世宗政府綜合大樓是一座大約兩英里或 3.2 公里長的蛇形建築,佔地面積比迪士尼樂園還多。

  • By the time the government started moving ministries there in 2012, the new city had restaurants, schools, and a grocery store,

    當政府於 2012 年開始將各部會遷往那裡時,新城市已經有了餐廳、學校和雜貨店,

  • as well as high-tech amenities like automatic trash collection, zero-waste food disposal, EV charging, CCTV security, and more.


  • And if that makes you think "Wow, they thought of everything!"


  • Well, not quite.


  • Because young Sejong was missing some stuff people like, such as a movie theater, and a museum, and a hospital.


  • The transit system was also pretty badthe nearest high speed rail station is a 25 minute drive away, and Sejong City doesn't have its own subway or tram.

    交通系統也很糟糕,最近的高鐵站也要 25 分鐘的車程,且世宗市沒有自己的地鐵或有軌電車。

  • It does have bus rapid transit, but it's not greatthe routes have never been good enough, nor the buses frequent enough, to meaningfully pull people away from cars.


  • Which is just baffling to me, because as far as I'm concerned, the whole point of building a city from scratch is the electric thrill of throwing down train lines willy-nilly before anyone stops you.


  • Today, Sejong's bus system only provides seven percent of the city's transportation, less than half the average for a metropolitan city in South Korea.

    如今,世宗市的公車系統僅提供該市交通的 7%,不到韓國大都市平均的一半。

  • So that's not great.


  • As the government moved itself to Sejong, it didn't exactly siphon population away from Seoul the way they'd hoped.


  • In fact, many workers just commuted there from Seoul, even though a weekday rush hour commute from, let's say, the presidential residence in Seoul to the Government Complex Sejong takes over two hours.


  • But to many government workers, it's worth it to stay in Seoul rather than move somewhere that's kind of, well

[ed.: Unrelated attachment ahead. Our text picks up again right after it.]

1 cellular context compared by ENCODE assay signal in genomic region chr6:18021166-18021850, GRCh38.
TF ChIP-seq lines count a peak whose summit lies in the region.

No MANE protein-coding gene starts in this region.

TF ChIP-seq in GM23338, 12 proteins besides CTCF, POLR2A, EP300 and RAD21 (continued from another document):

• Seoul-less.

    沒靈魂的地方(沒有首爾的地方)。(靈魂 soul 跟 Seoul 諧音)

  • In fact, as Sejong's grown, it's pulled a lot of its population from around its own province, rather than from Seoul itself.


  • Think about it this way: if your banger house party's getting a little crowded and running out of snacks, you don't just start a second, worse party at another house in hopes people will leave.


  • You order a pizza, open up some bedrooms, and move the furniture to make space.


  • Because the truth is, nobody wants to leave a good partythey just hope other people will.


  • And look, it's not a perfect metaphor for the Seoul/Sejong situation, but in fairness, I don't get invited to a lot of parties, and in both the party situation and the city one, the solution is more housing.


  • But despite all the controversies and bad-vibes accusations, South Korea is still moving forward on making Sejong their administrative capital, and it's not even going that badly.


  • They've opened up libraries, a stadium, a nice park, and more shopping.


  • In 2020, they hit their two hundred thousand-person population target, and are heading towards a goal of five hundred thousand by 2030.

    2020 年,他們實現了 20 萬人口的目標,並正朝著到 2030 年達到 50 萬的目標。

  • It's also made itself a great place to raise kids, with daycare centers in each apartment complex, cash rewards worth over a thousand dollars for each kid you have, and highly subsidized caregiver support for new parents.


  • And they're making the bus free, so that's nice.


  • In all, Sejong is walking in the footsteps of other purpose-built capital cities before it:


  • joining Canberra, Australia and Brasilia, Brazil on the list of "places where the most interesting thing about them is that they're the capital instead of somewhere more interesting."


  • Well that, in the fact that it was built to move people away from Seoul, and yet both cities have added tons of people since this whole twenty billion dollar project started.

    嗯,事實上,它的建造是為了將人們從首爾轉移出去,但自從這個價值 200 億美元的項目開始以來,這兩個城市都增加了大量的人口。

  • Oh well! The daycare thing is cool!

    那好吧! 托兒所的事情很酷!